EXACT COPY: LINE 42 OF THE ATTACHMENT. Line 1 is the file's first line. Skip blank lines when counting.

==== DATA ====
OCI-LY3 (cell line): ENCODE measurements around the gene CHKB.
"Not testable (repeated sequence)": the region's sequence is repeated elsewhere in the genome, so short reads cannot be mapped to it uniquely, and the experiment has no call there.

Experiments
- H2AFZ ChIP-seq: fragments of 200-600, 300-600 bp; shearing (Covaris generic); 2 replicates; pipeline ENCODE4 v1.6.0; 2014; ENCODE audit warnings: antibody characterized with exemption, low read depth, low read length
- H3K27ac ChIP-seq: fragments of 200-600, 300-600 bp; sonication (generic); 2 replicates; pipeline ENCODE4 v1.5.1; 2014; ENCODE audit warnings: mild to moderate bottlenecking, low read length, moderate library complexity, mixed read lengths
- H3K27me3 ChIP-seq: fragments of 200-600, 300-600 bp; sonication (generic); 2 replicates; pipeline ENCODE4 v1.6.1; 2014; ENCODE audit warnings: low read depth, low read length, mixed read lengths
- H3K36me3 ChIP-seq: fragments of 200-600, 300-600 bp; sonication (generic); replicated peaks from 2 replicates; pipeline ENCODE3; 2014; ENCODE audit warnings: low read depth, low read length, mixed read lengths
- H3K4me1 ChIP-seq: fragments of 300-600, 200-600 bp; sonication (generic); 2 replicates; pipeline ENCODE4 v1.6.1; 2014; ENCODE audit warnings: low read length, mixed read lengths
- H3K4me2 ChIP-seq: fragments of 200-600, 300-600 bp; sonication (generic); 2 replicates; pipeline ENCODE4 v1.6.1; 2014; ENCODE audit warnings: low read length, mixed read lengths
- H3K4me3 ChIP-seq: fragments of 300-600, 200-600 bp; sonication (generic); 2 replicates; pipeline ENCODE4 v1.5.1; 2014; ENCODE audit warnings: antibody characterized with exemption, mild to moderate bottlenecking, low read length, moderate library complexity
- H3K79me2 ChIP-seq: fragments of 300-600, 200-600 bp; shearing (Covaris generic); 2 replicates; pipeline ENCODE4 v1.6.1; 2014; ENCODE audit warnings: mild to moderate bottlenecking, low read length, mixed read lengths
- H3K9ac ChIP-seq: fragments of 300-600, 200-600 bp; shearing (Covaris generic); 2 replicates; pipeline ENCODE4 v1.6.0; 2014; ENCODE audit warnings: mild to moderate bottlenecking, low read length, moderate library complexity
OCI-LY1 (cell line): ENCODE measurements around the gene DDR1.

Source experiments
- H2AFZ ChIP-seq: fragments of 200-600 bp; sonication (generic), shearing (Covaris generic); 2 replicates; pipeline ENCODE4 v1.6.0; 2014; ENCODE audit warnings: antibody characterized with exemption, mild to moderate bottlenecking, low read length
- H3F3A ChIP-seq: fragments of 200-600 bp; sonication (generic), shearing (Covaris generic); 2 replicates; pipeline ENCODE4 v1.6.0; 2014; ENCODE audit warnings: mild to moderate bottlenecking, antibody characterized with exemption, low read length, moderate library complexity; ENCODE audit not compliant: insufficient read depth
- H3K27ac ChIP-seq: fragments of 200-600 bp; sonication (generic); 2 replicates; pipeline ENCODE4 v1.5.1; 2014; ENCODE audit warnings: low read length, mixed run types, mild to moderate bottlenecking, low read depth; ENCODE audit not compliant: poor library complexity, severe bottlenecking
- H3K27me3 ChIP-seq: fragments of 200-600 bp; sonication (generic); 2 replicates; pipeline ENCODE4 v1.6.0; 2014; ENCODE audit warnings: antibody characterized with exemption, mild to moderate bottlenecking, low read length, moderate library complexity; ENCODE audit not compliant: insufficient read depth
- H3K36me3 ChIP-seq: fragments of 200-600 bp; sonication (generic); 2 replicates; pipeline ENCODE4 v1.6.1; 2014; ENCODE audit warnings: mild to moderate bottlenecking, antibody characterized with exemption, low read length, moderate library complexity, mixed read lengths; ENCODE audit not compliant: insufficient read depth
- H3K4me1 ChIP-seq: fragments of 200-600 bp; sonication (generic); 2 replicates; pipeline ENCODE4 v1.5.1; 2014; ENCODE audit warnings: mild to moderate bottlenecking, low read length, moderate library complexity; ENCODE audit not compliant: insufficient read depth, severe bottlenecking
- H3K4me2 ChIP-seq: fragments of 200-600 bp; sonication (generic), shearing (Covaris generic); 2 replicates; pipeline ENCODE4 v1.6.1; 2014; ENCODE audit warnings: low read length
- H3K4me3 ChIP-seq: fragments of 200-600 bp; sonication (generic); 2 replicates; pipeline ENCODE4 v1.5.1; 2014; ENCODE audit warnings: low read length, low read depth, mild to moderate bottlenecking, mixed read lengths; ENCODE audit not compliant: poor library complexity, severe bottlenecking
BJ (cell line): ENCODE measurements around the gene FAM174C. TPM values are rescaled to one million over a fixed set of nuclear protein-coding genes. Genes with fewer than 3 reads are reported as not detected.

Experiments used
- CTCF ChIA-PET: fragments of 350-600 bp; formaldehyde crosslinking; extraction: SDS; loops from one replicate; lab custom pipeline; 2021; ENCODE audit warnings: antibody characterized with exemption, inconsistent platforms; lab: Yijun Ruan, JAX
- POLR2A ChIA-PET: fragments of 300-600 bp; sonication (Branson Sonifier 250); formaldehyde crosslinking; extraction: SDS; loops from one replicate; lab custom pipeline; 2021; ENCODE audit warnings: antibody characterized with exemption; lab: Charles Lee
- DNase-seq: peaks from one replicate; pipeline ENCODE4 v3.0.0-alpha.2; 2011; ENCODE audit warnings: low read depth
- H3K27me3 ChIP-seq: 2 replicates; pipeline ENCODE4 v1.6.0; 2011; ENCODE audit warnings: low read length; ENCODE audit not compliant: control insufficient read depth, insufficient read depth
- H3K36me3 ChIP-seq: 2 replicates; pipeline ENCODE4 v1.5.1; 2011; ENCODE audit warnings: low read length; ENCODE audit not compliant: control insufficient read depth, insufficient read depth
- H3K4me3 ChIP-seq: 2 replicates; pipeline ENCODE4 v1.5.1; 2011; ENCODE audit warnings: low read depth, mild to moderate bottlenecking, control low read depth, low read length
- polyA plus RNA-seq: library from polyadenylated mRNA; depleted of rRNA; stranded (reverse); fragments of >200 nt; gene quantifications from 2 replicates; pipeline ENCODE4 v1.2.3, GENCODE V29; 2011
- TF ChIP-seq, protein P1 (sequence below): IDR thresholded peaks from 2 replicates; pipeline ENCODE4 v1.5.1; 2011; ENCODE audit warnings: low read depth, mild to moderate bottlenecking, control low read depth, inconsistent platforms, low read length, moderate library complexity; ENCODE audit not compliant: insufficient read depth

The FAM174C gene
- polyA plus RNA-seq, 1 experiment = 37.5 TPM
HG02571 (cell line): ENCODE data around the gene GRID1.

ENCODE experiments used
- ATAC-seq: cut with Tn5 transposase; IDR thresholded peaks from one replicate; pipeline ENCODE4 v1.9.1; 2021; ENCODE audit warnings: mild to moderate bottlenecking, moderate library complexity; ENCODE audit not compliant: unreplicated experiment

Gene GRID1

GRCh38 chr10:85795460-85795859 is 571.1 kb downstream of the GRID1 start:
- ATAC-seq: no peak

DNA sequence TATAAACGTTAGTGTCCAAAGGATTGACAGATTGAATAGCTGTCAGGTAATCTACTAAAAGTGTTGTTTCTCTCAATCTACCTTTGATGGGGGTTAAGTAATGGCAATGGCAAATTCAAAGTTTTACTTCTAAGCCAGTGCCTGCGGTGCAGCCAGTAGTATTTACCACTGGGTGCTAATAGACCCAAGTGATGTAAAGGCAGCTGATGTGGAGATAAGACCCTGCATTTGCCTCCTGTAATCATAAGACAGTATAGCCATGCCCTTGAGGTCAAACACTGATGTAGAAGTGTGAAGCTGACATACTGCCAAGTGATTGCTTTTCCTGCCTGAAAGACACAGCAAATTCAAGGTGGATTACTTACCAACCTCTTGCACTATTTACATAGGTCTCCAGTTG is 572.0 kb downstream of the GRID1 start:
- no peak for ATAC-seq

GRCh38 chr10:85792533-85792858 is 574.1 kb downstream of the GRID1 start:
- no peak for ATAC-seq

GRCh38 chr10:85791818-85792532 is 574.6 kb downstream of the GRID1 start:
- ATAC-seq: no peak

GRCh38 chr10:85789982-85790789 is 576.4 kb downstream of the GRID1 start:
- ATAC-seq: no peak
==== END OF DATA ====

- no peak for ATAC-seq